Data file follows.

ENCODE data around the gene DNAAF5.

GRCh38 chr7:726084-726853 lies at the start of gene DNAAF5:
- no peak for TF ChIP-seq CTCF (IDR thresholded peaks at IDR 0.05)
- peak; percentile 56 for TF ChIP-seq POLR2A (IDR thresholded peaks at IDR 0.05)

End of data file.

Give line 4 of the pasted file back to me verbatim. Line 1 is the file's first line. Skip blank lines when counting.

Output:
- peak; percentile 56 for TF ChIP-seq POLR2A (IDR thresholded peaks at IDR 0.05)